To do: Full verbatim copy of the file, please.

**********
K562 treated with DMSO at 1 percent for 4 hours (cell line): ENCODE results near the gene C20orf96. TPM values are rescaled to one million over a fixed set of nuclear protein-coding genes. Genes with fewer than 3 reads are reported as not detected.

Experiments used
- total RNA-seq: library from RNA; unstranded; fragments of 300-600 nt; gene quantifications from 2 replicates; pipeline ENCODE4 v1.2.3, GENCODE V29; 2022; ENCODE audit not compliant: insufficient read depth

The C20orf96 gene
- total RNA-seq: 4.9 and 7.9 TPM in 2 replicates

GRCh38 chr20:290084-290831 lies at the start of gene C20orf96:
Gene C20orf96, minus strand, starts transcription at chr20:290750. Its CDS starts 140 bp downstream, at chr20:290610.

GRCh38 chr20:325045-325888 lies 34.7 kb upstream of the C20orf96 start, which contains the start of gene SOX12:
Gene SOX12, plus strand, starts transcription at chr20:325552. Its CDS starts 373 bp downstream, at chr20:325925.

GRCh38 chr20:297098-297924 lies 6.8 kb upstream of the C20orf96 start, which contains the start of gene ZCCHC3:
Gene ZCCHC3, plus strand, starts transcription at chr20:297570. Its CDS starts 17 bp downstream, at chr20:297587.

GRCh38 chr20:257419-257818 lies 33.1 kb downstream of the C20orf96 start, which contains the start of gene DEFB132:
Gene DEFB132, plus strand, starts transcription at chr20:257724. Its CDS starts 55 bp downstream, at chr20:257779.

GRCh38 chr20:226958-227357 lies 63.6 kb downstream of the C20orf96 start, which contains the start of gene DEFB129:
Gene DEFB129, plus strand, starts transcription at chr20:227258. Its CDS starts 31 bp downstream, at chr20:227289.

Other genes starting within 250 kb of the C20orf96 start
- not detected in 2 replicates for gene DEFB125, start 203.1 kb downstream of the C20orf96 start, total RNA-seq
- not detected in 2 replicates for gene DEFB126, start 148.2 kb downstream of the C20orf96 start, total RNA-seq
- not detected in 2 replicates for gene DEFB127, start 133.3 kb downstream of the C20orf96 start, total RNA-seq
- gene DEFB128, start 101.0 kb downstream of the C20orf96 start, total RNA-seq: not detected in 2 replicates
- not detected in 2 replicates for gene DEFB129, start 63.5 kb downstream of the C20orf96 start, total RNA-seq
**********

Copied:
K562 treated with DMSO at 1 percent for 4 hours (cell line): ENCODE results near the gene C20orf96. TPM values are rescaled to one million over a fixed set of nuclear protein-coding genes. Genes with fewer than 3 reads are reported as not detected.

Experiments used
- total RNA-seq: library from RNA; unstranded; fragments of 300-600 nt; gene quantifications from 2 replicates; pipeline ENCODE4 v1.2.3, GENCODE V29; 2022; ENCODE audit not compliant: insufficient read depth

The C20orf96 gene
- total RNA-seq: 4.9 and 7.9 TPM in 2 replicates

GRCh38 chr20:290084-290831 lies at the start of gene C20orf96:
Gene C20orf96, minus strand, starts transcription at chr20:290750. Its CDS starts 140 bp downstream, at chr20:290610.

GRCh38 chr20:325045-325888 lies 34.7 kb upstream of the C20orf96 start, which contains the start of gene SOX12:
Gene SOX12, plus strand, starts transcription at chr20:325552. Its CDS starts 373 bp downstream, at chr20:325925.

GRCh38 chr20:297098-297924 lies 6.8 kb upstream of the C20orf96 start, which contains the start of gene ZCCHC3:
Gene ZCCHC3, plus strand, starts transcription at chr20:297570. Its CDS starts 17 bp downstream, at chr20:297587.

GRCh38 chr20:257419-257818 lies 33.1 kb downstream of the C20orf96 start, which contains the start of gene DEFB132:
Gene DEFB132, plus strand, starts transcription at chr20:257724. Its CDS starts 55 bp downstream, at chr20:257779.

GRCh38 chr20:226958-227357 lies 63.6 kb downstream of the C20orf96 start, which contains the start of gene DEFB129:
Gene DEFB129, plus strand, starts transcription at chr20:227258. Its CDS starts 31 bp downstream, at chr20:227289.

Other genes starting within 250 kb of the C20orf96 start
- not detected in 2 replicates for gene DEFB125, start 203.1 kb downstream of the C20orf96 start, total RNA-seq
- not detected in 2 replicates for gene DEFB126, start 148.2 kb downstream of the C20orf96 start, total RNA-seq
- not detected in 2 replicates for gene DEFB127, start 133.3 kb downstream of the C20orf96 start, total RNA-seq
- gene DEFB128, start 101.0 kb downstream of the C20orf96 start, total RNA-seq: not detected in 2 replicates
- not detected in 2 replicates for gene DEFB129, start 63.5 kb downstream of the C20orf96 start, total RNA-seq